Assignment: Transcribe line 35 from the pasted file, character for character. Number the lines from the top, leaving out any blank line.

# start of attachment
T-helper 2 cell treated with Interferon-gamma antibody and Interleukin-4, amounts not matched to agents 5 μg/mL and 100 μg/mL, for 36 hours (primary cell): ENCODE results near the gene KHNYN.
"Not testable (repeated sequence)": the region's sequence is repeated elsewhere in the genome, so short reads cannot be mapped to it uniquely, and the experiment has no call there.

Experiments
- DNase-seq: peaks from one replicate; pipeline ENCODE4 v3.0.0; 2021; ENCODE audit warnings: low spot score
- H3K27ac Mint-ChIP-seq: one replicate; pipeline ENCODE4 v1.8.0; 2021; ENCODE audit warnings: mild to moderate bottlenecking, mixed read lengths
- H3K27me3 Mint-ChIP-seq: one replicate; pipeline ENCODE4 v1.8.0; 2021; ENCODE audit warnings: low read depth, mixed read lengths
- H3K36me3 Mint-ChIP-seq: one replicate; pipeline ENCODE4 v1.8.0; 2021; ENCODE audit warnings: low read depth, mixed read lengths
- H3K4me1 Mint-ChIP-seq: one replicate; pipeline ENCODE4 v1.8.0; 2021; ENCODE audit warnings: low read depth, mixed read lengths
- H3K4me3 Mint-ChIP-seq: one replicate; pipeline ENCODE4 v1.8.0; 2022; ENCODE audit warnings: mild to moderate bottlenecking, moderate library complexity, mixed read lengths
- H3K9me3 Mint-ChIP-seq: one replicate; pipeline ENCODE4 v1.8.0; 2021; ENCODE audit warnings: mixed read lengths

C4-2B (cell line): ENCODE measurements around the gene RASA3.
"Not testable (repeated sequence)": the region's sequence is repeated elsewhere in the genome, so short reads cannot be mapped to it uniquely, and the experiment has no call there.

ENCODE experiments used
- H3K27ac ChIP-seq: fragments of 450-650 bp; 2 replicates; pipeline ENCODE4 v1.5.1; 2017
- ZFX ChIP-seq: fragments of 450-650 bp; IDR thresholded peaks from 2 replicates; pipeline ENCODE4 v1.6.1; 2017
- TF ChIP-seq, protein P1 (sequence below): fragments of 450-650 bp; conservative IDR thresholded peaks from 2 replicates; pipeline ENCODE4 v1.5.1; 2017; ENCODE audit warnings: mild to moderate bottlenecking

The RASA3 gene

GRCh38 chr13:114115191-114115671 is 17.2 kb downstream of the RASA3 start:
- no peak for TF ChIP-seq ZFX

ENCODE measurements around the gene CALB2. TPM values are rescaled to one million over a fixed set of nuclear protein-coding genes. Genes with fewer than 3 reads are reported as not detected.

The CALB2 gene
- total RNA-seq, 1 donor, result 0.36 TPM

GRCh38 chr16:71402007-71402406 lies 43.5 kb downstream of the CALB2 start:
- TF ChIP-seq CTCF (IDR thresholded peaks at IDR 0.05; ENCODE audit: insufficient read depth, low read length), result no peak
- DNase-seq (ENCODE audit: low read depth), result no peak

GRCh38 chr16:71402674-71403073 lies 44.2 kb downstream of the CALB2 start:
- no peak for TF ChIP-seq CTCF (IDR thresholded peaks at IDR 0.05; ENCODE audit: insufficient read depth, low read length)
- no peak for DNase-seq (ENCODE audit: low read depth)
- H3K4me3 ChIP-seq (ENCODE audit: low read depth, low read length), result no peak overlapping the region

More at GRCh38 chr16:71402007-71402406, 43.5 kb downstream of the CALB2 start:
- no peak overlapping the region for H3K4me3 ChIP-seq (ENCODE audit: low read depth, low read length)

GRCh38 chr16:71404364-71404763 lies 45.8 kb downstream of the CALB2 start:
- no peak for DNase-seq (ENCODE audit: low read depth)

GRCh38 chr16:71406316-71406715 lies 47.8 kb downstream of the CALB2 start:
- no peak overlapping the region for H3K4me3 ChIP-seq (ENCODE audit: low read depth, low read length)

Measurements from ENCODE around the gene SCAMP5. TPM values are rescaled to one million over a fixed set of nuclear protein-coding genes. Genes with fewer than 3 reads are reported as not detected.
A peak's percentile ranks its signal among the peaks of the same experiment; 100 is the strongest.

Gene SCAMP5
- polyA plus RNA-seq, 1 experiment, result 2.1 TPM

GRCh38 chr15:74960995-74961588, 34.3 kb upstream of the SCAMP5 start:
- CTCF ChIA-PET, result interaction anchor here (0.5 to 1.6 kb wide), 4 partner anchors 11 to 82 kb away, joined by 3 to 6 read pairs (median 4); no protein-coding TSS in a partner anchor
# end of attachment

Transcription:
- no peak overlapping the region for H3K4me3 ChIP-seq (ENCODE audit: low read depth, low read length)